Offered jointly with the College of Science, this Social Concerns Seminar will examine ethical responsibilities within science funding allocations and the regulation of basic and translational research. In the framework of Catholic Social Teaching, students will explore science policy development, government funding for science, and the regulation of both basic science and translational research, including special concerns for neglected disease and global health research. The course aims to explore how and why the government invests in research, how those funds are distributed to scientists, and ultimately how new discoveries are translated to new technologies, ultimately for the good of the general public. Working with Notre Dame’s Federal Relations Team in Washington, D.C. over spring break, students will meet with scientists, multiple federal agencies, and policy makers. In preparation for meetings in Washington, 5 panel sessions will feature speakers with experience in research ethics and integrity, advocating for funding for science, distributing those funds, or working at the intersections of government policy, basic science, physics and engineering technology, environmental science, and clinical and translational research. This course poses a unique opportunity for students to network with various federal funding agencies and policy makers in Washington, D.C. Open to undergraduate and graduate students.
Instrumentation and Science Education
SC 41171 (CBL)
Students will gain laboratory and troubleshooting skills by testing donated laboratory instrumentation and developing a high school level science experiment utilizing the instrumentation. Students will be mentored by the faculty member and will be contributing to the ND LIGHTS (Laboratory Instrumentation Giving Hope To Students) donation program. ND LIGHTS acquires upgraded/retired instruments from ND laboratories and donates them to resource-limited schools. The program includes the key component of training high school science teacher recipients on how to use the instrument within the context of an experiment that can be incorporated into his/her curriculum. Students participating in this course will learn to test and write protocols for the donated scientific instrumentation, search scientific literature to determine an appropriate experiment for the laboratory instrument, and perform the experiment. Students will be expected to write a report summarizing their work at the end of the semester.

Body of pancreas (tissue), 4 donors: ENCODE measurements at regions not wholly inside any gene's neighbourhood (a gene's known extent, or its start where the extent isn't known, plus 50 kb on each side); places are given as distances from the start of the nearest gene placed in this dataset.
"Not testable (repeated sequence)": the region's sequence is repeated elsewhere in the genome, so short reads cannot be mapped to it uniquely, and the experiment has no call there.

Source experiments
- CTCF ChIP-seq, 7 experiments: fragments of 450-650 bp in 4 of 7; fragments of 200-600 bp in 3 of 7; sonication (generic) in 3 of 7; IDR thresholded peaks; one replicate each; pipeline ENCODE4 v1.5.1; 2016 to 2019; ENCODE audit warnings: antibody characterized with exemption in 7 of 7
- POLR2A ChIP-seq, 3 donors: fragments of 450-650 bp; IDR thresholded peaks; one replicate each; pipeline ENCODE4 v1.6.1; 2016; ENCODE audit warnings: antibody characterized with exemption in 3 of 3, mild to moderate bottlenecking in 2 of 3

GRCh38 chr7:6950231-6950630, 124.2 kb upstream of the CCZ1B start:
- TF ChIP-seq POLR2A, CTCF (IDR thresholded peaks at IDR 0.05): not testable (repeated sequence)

Animal Welfare and the Human-Animal Bond Community Based Learning Seminar
STV 33401 / CSC 33401 (CBR)
Consider the fact that in six short years, one female dog and her offspring can give birth to 67,000 puppies. In seven years, one cat and her young can produce 420,000 kittens. Three to four million dogs and cats are euthanized each year. It is estimated that there are 60 million feral cats in the US. In a society that considers pets as part of their family, watches Animal Planet, and spends millions of dollars on pet products, it is imperative that we acknowledge and educate ourselves on the issues of over population of pet animals in our society. What is our responsibility to these animals, and how can we solve these pressing problems? The focus of this course will be on animal behavior from an evolutionary perspective. The students will learn to recognize both desirable and undesirable behaviors in pet animals. They will learn how to use evolutionary behavior training methods to alter detrimental behaviors and reinforce those that are advantageous. This course will also cover animal welfare issues, and will intimately and meaningfully connect the state of humans, to that of animals. The students will carry out community research projects of their choice and will immerse themselves in an important issue and generate a product that can help the plight of animals (and therefore humans) in our community.